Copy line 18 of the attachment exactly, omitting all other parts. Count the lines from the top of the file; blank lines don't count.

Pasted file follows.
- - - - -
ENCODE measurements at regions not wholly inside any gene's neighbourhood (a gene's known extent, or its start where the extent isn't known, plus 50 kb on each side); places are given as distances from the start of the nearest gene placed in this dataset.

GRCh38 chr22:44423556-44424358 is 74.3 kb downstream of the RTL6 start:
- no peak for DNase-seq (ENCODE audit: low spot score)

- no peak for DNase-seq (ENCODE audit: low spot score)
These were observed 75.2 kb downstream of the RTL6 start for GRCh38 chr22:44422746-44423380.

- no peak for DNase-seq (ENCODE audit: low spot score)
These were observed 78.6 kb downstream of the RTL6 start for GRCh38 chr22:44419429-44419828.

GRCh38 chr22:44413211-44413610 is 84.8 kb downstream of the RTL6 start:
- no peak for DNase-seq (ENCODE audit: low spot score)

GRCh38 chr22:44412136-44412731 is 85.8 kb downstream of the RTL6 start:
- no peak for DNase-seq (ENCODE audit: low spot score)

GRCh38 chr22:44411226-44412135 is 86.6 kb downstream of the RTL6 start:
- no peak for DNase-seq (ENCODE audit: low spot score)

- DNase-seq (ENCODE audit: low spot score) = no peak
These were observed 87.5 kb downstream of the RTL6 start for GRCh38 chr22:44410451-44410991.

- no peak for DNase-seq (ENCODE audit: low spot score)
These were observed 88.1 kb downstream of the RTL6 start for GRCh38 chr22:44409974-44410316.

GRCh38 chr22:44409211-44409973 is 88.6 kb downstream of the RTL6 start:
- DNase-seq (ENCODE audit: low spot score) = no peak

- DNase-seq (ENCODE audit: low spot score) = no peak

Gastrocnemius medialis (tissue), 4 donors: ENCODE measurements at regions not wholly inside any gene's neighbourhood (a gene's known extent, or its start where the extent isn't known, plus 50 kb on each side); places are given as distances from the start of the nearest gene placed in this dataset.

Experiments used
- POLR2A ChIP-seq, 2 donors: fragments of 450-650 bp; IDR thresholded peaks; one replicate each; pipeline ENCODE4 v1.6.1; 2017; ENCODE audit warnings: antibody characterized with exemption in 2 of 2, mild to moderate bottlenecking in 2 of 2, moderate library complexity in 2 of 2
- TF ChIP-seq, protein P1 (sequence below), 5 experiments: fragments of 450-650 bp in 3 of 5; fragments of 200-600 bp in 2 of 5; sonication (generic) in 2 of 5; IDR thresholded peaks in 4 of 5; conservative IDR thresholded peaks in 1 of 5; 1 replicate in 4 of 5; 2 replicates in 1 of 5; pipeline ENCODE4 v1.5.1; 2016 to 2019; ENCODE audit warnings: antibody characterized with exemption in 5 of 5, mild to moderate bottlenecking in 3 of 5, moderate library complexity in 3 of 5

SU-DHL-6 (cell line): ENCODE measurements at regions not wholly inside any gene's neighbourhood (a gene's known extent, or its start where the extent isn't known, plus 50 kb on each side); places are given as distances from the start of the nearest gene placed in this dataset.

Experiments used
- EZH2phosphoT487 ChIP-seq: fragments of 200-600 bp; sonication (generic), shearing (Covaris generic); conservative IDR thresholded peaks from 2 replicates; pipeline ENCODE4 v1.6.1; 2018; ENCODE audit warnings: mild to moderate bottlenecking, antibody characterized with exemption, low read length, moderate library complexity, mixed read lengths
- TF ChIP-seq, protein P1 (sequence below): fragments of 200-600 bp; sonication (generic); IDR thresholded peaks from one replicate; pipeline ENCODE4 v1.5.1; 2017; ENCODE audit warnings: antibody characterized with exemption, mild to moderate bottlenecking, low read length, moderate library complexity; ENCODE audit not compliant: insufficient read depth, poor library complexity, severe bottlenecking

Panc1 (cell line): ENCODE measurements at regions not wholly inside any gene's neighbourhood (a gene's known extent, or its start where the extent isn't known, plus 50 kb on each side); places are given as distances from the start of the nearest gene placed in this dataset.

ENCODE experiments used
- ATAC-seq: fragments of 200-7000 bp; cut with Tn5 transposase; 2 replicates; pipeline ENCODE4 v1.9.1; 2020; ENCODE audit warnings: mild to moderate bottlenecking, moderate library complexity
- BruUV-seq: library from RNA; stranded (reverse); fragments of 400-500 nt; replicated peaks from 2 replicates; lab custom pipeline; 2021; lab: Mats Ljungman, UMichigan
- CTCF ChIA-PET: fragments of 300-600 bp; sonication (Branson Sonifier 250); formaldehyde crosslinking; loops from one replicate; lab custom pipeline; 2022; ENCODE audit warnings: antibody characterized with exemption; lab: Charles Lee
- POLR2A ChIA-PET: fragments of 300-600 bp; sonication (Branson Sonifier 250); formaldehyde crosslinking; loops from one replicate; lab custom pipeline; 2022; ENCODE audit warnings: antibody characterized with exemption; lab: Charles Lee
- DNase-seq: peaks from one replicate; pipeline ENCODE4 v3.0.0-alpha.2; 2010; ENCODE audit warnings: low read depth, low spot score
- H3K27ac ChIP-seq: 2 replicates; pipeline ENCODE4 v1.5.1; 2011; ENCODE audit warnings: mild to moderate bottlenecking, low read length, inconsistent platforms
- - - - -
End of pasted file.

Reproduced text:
GRCh38 chr22:44409211-44409973 is 88.6 kb downstream of the RTL6 start: